The Fair Work Commission (FWC) has acted on applications made by employer associations and unions by varying a number of awards to introduce temporary flexibility provisions in light of the COVID-19 pandemic and the associated public health orders. These important measures aim to provide employers with the flexibility to resource their businesses appropriately in the current climate whilst maintaining compliance with the applicable modern award, allowing them to continue active operations and retain employees.

The Australian Human Rights Commission (AHRC) has recently released its ‘Respect@Work: National Inquiry into Sexual Harassment in Australian Workplaces’ report (Report) in response to the decision in June 2018 by the Sex Discrimination Commissioner, Kate Jenkins, and the then Minister for Women, the Hon Kelly O’Dwyer, to launch the independent national inquiry into sexual harassment in Australian workplaces (Inquiry).

2019 saw many legislative and jurisprudential developments in employment law which should be top of mind for employers moving forward in 2020.  In this article, we summarise the main issues to watch in 2020.

The underpayment crisis – “wage theft”

The recent spate of very public self-reported wage underpayments by businesses has resulted in increased

Section 96 of the Fair Work Act 2009 (Cth) (the Act) provides that “for each year of service with his or her employer, an employee [excluding casual employees] is entitled to 10 days of paid personal/carer’s leave”.  This entitlement accrues progressively during a year of service according to the employee’s ordinary hours of work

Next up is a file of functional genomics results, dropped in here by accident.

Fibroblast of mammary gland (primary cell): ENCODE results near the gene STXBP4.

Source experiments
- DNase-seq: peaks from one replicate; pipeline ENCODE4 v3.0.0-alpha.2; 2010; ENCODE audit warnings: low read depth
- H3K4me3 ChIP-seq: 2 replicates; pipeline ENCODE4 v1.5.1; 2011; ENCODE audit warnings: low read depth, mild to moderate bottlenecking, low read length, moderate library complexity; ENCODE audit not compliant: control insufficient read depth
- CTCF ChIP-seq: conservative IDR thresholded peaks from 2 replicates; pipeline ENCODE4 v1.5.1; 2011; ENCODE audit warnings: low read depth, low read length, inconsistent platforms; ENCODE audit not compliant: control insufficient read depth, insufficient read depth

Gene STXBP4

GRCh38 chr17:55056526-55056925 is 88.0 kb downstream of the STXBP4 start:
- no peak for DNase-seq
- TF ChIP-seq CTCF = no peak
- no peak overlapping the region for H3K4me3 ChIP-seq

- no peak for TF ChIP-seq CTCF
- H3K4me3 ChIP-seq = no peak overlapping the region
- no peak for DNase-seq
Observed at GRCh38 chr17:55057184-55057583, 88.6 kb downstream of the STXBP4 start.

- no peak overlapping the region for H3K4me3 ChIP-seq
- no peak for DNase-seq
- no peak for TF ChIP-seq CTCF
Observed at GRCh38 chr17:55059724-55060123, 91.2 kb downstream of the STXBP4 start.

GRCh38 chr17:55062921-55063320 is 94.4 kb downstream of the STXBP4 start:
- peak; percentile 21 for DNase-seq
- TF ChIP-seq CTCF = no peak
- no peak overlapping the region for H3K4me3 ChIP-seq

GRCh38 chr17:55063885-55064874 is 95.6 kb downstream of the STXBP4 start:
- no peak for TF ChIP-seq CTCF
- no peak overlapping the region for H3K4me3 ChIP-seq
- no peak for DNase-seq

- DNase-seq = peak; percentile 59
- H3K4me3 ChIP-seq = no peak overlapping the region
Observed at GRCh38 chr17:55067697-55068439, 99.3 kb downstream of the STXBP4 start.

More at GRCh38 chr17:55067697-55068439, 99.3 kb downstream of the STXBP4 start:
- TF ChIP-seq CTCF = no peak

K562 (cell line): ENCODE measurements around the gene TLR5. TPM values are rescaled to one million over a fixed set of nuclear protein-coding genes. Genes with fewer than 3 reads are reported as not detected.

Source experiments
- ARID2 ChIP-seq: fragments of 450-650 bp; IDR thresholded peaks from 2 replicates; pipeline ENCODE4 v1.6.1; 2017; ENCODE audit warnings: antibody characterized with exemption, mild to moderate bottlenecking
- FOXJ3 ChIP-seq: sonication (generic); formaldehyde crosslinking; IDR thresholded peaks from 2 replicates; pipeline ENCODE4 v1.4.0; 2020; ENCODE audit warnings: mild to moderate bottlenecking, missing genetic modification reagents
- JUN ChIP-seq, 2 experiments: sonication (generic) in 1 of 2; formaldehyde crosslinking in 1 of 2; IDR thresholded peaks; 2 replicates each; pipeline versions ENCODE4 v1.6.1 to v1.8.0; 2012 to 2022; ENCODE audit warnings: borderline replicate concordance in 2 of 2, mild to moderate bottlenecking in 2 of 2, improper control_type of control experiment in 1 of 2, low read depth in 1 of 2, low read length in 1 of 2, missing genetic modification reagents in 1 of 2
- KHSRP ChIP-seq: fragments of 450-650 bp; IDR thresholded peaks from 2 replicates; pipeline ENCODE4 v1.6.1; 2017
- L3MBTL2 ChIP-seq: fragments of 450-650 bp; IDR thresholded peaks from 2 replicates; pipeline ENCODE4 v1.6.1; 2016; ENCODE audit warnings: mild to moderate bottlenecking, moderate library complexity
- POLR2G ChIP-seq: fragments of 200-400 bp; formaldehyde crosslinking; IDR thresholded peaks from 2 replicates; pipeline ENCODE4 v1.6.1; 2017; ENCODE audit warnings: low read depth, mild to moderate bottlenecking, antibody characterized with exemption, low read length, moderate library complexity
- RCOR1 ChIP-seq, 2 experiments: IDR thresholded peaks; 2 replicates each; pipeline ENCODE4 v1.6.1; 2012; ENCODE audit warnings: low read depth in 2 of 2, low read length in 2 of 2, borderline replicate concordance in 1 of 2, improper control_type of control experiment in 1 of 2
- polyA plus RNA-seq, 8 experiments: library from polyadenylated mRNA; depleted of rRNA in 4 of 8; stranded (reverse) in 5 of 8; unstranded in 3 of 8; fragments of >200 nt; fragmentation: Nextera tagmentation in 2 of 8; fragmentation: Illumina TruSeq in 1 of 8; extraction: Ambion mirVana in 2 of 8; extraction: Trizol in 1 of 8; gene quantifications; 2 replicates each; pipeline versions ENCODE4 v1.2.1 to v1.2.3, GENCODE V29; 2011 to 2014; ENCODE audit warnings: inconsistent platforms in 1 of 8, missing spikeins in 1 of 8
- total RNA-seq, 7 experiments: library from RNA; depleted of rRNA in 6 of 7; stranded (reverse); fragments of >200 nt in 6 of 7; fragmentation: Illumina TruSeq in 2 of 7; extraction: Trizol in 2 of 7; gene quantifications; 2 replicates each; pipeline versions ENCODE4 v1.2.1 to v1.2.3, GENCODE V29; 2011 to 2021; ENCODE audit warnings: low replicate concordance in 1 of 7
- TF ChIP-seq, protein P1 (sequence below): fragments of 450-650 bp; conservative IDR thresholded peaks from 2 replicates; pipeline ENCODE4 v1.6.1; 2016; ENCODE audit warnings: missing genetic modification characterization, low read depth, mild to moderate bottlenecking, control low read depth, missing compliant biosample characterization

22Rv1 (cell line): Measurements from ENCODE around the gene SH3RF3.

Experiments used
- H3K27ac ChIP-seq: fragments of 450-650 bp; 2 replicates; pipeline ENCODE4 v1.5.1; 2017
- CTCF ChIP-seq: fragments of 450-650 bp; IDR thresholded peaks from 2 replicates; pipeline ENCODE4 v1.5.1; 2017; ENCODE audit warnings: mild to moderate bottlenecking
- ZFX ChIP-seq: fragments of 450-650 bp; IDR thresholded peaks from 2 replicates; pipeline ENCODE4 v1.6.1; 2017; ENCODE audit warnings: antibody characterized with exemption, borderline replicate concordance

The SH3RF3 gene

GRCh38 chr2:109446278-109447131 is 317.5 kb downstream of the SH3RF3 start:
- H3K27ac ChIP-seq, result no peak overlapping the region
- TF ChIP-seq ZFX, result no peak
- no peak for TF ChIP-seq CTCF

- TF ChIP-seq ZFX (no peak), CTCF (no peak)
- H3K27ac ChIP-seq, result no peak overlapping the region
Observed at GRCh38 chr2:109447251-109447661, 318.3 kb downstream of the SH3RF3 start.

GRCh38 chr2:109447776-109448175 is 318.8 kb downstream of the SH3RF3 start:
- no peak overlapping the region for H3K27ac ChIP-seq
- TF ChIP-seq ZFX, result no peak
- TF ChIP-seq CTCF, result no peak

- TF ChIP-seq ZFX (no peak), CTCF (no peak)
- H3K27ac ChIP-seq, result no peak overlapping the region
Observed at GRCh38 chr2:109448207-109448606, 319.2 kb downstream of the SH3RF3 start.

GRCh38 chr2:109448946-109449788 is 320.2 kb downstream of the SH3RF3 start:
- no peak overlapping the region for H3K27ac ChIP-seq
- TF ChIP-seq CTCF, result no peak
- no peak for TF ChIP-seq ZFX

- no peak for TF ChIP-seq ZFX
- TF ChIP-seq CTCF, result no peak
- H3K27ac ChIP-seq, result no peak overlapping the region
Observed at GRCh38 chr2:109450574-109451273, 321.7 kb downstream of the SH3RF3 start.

From 1 July 2019, not-for-profit incorporated organisations that meet the definition of a “trading or financial corporation” must comply with the corporate sector whistleblower regime in Part 9.4AAA of the Corporations Act 2001 (Cth) (Corporations Act).

What entities are obliged to comply with the new whistleblowing regime?

The new whistleblower regime applies to “regulated entities”, defined to include not only companies registered under the Corporations Act, but also corporations to which paragraph 51(xx) of the Commonwealth of Australia Constitution Act (Constitution) applies.[1]

A corporation to which the Constitution applies includes foreign corporations or “trading or financial corporations” formed within the limits of the Commonwealth.  Not-for-profit organisations can meet the definition of a “trading or financial corporation”, despite being formed for a not-for-profit or charitable purpose.

The Corporations Amendment (Strengthening Protections for Employee Entitlements) Act 2019 (Act) received Royal Assent on 5 April 2019.[1]  The Act amends Part 5.8A of the Corporations Act 2001 (Cth) (Corporations Act) to discourage the use of “sharp corporate practices” used by employers to avoid paying employee entitlements when their business enters winding up, including improper phoenix activity.[2]